MELBOURNE — The WTA’s code of conduct agreement with the Asian Tennis Federation to which Peng Shuai was operating pertains to expectations regarding the mode of communication with the player. WTA was therefore legally obliged to withdraw her from the draw at Eastbourne because WTA had written agreement with ATF which barred Peng from using social media from 6 a.m. local time, access to which is a restriction on the right to participate in events in WTA-sanctioned tournaments and series events. However, WTA only learned that Peng had posted comments to her Instagram account at 1:30 a.m. local time, despite the 4 a.m. local time restriction imposed by ATF.
Peng did subsequently apologize for her actions, which WTA accepted. Peng had also reached out to WTA in the hope that a face-to-face meeting could help normalize her situation with the organization.
WTA remained “concerned” about Peng’s ability to speak freely and to express her opinions freely under the terms of the agreement with ATF and was seeking further communication with the ATF and AFT to see what ways the organization could amend the agreement and to find an appropriate resolution.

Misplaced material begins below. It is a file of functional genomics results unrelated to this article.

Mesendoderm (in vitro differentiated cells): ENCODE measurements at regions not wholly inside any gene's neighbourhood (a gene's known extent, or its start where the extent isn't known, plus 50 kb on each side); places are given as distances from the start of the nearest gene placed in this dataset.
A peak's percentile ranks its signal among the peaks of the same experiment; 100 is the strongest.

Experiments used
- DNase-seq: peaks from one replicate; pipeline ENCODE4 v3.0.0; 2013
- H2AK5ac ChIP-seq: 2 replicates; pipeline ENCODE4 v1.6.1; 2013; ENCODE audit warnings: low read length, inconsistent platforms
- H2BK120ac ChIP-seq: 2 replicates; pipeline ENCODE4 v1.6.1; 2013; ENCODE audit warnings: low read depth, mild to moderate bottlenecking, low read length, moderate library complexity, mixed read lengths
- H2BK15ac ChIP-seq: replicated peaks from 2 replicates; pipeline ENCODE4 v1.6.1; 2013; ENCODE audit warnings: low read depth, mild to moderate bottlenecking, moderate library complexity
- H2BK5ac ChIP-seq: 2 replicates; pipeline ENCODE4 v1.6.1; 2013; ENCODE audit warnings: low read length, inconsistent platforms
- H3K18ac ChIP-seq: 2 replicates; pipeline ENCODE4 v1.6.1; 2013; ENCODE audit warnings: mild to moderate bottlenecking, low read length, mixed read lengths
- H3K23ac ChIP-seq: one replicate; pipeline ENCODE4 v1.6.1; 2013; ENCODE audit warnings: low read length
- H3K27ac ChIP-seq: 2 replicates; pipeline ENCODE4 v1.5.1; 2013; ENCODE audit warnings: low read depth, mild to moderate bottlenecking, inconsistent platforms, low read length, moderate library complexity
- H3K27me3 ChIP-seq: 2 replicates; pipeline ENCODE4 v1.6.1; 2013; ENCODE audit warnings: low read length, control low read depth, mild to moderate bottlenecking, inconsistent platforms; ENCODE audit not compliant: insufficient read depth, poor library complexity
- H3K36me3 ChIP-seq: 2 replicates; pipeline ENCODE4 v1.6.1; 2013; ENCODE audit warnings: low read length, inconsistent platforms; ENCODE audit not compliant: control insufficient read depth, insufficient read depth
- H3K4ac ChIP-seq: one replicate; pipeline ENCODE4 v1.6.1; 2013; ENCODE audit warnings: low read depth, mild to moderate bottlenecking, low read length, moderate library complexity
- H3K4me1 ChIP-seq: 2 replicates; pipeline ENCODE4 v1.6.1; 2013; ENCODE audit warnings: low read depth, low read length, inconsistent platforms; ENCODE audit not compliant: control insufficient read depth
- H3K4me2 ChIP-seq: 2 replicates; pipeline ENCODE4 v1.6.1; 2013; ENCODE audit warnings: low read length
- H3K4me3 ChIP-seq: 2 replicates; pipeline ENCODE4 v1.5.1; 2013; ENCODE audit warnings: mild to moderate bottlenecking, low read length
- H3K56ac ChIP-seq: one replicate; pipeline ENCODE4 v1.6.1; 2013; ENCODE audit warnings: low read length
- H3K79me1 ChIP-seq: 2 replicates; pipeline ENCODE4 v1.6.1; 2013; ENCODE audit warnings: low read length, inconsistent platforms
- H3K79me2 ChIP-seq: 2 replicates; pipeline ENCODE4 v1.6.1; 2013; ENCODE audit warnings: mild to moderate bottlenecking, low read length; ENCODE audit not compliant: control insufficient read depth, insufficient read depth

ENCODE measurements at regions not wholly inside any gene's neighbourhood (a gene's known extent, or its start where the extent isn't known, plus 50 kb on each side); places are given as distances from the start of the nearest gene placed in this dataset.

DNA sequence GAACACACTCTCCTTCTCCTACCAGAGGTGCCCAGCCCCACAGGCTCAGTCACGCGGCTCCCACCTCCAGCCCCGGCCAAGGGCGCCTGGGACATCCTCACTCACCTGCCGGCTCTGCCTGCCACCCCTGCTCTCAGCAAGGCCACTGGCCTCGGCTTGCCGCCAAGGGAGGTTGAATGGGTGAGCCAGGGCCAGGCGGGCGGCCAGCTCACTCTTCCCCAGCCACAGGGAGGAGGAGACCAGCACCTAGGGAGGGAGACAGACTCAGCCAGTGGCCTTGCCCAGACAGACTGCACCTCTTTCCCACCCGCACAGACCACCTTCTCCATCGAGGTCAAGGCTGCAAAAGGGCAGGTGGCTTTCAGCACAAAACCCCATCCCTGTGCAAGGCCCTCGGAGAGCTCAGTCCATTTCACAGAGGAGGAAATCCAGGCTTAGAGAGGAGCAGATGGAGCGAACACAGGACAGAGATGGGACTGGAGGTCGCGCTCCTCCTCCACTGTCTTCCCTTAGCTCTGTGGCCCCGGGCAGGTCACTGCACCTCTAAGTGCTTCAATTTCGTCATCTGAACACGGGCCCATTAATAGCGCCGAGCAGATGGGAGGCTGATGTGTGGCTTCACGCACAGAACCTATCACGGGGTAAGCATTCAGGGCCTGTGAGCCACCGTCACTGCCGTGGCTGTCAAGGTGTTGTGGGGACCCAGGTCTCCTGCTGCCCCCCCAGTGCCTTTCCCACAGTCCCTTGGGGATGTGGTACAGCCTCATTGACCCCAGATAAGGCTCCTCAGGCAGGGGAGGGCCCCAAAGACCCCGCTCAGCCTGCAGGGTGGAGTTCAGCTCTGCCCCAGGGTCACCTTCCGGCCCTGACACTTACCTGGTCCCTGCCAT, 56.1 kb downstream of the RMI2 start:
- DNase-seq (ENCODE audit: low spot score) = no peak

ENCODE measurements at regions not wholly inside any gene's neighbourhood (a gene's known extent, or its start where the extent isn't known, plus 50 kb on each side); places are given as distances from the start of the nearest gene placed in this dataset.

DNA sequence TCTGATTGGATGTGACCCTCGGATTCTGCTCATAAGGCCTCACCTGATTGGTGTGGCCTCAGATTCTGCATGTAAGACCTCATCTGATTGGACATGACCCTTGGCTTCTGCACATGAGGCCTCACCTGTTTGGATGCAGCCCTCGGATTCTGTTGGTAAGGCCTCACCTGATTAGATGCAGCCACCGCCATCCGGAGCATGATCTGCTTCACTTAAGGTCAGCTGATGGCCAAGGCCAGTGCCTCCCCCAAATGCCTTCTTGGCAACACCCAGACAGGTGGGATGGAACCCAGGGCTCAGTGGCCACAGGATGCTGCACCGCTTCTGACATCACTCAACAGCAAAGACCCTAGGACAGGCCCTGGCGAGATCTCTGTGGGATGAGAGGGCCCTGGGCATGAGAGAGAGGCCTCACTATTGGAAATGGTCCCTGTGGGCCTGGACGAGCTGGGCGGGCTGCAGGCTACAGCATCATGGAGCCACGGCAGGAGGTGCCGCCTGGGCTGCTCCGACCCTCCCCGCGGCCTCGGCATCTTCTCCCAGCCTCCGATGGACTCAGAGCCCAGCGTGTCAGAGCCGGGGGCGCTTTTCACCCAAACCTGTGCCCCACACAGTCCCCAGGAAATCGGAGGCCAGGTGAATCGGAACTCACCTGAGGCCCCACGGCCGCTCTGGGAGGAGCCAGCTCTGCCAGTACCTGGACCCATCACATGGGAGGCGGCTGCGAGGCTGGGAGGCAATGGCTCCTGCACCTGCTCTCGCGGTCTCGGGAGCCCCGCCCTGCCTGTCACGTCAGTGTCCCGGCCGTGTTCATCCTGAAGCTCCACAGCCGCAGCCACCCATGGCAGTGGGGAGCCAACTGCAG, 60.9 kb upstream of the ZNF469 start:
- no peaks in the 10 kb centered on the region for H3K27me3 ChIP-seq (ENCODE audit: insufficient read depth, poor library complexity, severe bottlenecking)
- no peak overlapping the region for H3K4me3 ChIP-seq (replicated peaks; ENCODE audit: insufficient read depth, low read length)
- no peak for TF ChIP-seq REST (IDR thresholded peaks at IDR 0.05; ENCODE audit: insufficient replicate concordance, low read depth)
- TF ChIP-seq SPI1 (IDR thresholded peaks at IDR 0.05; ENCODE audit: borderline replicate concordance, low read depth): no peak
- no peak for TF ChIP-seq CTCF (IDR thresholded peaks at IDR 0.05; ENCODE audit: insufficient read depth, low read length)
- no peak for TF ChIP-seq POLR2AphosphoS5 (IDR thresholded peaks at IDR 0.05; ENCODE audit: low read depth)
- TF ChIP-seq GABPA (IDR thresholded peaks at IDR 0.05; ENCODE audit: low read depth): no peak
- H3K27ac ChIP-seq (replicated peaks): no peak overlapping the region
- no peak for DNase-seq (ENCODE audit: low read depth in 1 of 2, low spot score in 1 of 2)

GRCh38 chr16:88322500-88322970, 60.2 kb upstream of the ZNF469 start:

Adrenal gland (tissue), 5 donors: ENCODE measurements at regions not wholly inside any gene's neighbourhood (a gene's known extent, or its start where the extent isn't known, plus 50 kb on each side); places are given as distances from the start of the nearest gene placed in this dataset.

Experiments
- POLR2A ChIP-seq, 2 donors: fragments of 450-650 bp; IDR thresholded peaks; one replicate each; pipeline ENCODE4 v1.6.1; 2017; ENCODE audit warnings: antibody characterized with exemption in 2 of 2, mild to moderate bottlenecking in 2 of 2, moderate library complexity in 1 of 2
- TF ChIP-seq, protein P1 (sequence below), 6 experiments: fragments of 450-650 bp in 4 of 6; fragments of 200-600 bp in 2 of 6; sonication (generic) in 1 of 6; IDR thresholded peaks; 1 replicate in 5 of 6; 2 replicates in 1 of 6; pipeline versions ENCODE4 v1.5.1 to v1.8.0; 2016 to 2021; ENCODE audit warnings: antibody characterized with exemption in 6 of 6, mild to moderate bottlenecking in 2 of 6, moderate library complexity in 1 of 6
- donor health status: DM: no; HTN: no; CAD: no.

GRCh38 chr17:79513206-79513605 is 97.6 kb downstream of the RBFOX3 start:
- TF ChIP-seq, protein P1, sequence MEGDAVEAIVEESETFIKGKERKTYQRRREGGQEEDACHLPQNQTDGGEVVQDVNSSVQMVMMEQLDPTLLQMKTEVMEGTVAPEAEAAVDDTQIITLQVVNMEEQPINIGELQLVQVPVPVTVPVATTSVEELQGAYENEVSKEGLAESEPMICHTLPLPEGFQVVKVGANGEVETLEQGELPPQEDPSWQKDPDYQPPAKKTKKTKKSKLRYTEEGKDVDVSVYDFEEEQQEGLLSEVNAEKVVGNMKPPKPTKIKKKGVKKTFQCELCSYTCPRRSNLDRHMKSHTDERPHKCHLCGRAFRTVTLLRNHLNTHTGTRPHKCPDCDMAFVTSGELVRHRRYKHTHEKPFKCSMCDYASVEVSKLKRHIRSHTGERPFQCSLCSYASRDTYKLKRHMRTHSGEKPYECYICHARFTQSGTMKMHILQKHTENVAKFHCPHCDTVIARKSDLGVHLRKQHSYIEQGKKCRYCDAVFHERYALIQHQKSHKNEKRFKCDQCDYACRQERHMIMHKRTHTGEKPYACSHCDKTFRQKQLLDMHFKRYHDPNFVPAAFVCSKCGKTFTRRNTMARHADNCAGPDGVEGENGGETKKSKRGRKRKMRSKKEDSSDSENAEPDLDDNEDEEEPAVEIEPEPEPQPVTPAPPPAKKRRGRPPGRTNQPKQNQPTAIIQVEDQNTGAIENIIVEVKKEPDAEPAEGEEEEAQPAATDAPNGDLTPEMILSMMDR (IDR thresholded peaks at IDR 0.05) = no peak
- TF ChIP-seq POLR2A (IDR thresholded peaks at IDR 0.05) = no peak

WTA said it was aware of the commitment that AFT had extended to its members to allow them to engage in conversation and commentary on social media throughout their entire competitive period, including access to commentaries via their Twitter accounts during live competitions. However, WTA and AFT had reached an agreement, which was also signed by Peng, that stated that no player from AFT or AFT accredited teams and events should comment or blog about matches they have been disqualified from participating in prior to the commencement of the Championships.